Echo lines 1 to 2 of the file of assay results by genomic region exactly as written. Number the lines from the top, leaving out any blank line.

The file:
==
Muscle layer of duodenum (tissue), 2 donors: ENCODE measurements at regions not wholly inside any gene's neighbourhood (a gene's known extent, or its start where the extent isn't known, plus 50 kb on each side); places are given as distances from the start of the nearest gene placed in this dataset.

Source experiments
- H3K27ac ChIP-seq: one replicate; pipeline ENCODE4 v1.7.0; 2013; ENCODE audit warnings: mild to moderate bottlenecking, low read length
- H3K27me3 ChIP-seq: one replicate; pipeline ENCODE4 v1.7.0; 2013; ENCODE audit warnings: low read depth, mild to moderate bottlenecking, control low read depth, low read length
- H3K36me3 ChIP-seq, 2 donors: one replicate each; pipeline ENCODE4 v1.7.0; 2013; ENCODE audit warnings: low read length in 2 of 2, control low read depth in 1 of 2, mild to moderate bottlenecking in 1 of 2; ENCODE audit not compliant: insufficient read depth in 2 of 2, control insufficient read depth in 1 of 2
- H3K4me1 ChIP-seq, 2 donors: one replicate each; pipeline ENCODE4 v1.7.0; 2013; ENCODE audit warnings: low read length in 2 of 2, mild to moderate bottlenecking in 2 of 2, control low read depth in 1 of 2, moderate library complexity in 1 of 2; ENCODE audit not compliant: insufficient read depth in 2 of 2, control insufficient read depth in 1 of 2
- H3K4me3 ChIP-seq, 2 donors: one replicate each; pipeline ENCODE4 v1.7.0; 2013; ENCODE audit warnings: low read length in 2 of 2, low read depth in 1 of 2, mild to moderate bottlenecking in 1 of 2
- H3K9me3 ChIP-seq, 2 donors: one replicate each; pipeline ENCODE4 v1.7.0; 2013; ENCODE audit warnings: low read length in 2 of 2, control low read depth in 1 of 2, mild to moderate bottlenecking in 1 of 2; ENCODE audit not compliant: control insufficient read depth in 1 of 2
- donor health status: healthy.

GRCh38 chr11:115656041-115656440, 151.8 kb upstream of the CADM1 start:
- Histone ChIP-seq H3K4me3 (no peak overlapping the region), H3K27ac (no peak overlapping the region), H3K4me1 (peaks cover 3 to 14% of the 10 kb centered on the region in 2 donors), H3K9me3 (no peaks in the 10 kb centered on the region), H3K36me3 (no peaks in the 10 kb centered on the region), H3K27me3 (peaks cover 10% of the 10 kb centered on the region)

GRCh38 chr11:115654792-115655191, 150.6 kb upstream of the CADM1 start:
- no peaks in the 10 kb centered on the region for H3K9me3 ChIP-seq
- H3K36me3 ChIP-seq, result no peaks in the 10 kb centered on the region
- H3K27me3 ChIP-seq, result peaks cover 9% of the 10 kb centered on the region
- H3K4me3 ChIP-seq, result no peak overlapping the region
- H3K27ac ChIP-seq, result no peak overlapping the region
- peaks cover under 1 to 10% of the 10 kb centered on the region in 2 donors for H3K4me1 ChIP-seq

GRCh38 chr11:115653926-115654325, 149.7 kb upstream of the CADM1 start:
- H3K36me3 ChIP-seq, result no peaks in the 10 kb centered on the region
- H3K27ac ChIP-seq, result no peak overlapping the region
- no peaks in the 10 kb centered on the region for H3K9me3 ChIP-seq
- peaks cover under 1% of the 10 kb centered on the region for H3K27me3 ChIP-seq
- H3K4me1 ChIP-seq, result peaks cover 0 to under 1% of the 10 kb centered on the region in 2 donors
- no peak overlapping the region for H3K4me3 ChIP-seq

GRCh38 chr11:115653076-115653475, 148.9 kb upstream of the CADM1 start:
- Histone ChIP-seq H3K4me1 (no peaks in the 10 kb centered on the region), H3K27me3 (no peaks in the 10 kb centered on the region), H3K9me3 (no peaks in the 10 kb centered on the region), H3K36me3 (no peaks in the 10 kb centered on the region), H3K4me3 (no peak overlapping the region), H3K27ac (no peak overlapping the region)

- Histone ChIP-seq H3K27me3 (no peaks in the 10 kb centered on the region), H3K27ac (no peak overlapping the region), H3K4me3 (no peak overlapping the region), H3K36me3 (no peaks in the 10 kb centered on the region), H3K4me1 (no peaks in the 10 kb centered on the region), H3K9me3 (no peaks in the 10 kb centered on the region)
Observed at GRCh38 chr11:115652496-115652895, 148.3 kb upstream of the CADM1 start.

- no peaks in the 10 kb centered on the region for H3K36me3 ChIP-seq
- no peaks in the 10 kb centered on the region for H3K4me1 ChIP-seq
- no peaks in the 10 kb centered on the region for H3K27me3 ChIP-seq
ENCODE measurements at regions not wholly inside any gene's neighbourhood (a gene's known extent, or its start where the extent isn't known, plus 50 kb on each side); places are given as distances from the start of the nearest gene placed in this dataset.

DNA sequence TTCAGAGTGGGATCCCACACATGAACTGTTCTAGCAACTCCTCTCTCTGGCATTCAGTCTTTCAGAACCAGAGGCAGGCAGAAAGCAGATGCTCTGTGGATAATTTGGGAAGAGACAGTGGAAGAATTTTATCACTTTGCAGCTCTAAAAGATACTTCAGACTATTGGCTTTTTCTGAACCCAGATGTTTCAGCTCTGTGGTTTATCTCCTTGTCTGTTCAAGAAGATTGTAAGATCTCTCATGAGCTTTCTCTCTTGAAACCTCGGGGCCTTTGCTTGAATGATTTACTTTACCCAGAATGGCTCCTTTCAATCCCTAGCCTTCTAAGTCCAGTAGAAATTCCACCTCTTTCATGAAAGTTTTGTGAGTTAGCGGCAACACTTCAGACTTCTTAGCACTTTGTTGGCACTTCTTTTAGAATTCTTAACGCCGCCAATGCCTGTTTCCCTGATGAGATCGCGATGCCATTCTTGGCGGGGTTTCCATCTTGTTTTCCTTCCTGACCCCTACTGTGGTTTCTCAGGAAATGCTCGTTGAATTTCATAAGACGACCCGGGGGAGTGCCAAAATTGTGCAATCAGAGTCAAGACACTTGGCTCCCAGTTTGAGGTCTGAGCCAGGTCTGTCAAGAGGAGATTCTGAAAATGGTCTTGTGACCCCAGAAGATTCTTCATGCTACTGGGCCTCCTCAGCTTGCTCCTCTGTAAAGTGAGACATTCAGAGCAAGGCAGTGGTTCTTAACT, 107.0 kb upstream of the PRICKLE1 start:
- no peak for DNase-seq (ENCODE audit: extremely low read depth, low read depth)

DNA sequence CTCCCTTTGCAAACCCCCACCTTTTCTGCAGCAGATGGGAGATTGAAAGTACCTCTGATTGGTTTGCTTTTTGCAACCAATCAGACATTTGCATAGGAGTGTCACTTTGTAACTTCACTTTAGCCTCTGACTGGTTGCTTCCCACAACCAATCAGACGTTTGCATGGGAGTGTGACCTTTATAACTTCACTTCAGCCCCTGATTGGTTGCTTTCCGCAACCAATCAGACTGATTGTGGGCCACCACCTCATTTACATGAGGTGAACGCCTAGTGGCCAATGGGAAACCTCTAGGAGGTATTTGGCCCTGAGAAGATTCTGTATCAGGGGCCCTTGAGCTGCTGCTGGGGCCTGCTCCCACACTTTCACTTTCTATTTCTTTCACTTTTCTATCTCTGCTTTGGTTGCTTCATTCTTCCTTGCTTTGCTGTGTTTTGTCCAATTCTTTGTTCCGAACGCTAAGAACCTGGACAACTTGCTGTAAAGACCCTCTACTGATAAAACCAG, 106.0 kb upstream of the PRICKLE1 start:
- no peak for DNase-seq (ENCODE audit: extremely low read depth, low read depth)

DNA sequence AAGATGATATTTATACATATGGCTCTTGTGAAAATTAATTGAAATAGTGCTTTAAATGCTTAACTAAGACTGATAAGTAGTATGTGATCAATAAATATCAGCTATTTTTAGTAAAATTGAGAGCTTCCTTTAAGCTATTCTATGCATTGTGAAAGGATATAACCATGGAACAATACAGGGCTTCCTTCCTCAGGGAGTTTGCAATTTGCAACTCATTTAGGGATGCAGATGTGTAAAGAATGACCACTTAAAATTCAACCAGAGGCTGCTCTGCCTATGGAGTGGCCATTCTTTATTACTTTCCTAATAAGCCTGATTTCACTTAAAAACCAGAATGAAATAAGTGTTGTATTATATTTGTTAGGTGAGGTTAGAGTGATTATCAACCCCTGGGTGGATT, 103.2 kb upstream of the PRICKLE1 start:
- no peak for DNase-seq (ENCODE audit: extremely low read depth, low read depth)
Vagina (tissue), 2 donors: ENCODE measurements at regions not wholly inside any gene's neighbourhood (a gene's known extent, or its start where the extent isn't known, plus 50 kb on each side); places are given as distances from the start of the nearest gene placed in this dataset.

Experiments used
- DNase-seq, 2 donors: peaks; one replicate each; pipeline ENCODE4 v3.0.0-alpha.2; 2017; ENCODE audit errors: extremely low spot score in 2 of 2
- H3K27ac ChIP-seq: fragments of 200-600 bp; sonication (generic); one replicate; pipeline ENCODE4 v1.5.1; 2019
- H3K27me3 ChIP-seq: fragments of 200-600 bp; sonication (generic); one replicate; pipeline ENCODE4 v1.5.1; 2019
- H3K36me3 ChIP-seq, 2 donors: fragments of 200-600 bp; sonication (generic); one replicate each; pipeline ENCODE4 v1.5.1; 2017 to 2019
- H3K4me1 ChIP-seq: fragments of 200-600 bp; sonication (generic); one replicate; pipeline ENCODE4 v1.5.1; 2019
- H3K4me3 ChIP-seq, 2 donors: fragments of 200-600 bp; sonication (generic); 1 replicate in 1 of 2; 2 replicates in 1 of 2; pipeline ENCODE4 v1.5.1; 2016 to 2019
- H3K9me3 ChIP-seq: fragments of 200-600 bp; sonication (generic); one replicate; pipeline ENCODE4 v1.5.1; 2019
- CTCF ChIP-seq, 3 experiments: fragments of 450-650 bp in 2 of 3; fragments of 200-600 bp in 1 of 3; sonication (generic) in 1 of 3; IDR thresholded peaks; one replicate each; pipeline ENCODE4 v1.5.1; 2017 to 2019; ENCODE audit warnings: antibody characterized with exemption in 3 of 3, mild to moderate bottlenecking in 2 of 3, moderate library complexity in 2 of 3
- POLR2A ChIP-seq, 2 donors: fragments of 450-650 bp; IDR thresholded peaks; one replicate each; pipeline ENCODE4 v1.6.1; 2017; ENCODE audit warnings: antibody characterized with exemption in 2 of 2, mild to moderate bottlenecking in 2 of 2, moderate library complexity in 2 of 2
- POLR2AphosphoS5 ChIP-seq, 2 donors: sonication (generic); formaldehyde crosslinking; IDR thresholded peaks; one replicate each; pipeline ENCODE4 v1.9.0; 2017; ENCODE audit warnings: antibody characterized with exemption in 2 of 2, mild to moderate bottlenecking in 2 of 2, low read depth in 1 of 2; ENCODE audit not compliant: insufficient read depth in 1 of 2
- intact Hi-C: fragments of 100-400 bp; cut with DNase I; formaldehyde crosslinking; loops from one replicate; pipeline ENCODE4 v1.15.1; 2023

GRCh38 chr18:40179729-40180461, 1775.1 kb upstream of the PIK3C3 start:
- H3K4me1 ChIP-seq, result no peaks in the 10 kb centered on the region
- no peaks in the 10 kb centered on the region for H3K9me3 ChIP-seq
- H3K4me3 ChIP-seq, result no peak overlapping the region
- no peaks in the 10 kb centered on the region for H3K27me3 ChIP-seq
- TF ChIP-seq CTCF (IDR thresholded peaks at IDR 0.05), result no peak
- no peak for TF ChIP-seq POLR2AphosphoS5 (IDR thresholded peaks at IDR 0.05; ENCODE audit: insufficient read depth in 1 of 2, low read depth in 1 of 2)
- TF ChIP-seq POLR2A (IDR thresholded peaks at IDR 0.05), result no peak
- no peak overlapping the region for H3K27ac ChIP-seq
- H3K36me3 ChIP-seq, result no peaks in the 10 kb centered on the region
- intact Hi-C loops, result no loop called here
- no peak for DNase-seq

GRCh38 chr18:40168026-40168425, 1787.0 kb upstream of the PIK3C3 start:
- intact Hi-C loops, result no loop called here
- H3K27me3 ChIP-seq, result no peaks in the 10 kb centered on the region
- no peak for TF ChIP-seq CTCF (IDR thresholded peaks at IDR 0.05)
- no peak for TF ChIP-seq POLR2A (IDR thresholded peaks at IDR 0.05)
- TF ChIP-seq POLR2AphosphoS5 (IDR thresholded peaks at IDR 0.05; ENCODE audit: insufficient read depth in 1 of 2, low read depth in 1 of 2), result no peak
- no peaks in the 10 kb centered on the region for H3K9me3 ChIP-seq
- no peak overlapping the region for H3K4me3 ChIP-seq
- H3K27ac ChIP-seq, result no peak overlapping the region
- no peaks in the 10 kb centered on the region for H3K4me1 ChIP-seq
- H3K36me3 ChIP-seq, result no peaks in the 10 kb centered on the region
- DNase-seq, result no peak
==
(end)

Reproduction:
Muscle layer of duodenum (tissue), 2 donors: ENCODE measurements at regions not wholly inside any gene's neighbourhood (a gene's known extent, or its start where the extent isn't known, plus 50 kb on each side); places are given as distances from the start of the nearest gene placed in this dataset.

Source experiments